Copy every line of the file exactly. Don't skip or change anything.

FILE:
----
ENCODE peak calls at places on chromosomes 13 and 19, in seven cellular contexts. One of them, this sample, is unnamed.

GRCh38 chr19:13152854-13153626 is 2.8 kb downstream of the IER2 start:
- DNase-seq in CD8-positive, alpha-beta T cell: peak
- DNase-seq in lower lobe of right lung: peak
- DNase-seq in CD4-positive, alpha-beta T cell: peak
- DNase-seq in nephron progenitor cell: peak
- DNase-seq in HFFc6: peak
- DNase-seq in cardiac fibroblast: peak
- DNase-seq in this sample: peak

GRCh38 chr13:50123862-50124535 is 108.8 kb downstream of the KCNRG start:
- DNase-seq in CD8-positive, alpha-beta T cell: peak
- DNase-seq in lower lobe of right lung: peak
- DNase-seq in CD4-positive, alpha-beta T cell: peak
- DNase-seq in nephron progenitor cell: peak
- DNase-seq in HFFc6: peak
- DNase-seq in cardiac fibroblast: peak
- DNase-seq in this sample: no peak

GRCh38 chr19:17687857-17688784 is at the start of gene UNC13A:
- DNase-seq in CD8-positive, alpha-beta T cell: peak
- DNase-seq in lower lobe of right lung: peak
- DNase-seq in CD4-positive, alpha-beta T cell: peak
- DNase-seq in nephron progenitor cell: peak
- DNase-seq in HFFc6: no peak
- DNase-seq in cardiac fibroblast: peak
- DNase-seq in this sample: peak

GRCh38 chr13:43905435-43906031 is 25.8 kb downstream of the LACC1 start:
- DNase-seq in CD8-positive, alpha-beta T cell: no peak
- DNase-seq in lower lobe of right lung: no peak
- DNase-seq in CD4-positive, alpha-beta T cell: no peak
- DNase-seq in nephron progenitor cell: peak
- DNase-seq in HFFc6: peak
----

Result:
ENCODE peak calls at places on chromosomes 13 and 19, in seven cellular contexts. One of them, this sample, is unnamed.

GRCh38 chr19:13152854-13153626 is 2.8 kb downstream of the IER2 start:
- DNase-seq in CD8-positive, alpha-beta T cell: peak
- DNase-seq in lower lobe of right lung: peak
- DNase-seq in CD4-positive, alpha-beta T cell: peak
- DNase-seq in nephron progenitor cell: peak
- DNase-seq in HFFc6: peak
- DNase-seq in cardiac fibroblast: peak
- DNase-seq in this sample: peak

GRCh38 chr13:50123862-50124535 is 108.8 kb downstream of the KCNRG start:
- DNase-seq in CD8-positive, alpha-beta T cell: peak
- DNase-seq in lower lobe of right lung: peak
- DNase-seq in CD4-positive, alpha-beta T cell: peak
- DNase-seq in nephron progenitor cell: peak
- DNase-seq in HFFc6: peak
- DNase-seq in cardiac fibroblast: peak
- DNase-seq in this sample: no peak

GRCh38 chr19:17687857-17688784 is at the start of gene UNC13A:
- DNase-seq in CD8-positive, alpha-beta T cell: peak
- DNase-seq in lower lobe of right lung: peak
- DNase-seq in CD4-positive, alpha-beta T cell: peak
- DNase-seq in nephron progenitor cell: peak
- DNase-seq in HFFc6: no peak
- DNase-seq in cardiac fibroblast: peak
- DNase-seq in this sample: peak

GRCh38 chr13:43905435-43906031 is 25.8 kb downstream of the LACC1 start:
- DNase-seq in CD8-positive, alpha-beta T cell: no peak
- DNase-seq in lower lobe of right lung: no peak
- DNase-seq in CD4-positive, alpha-beta T cell: no peak
- DNase-seq in nephron progenitor cell: peak
- DNase-seq in HFFc6: peak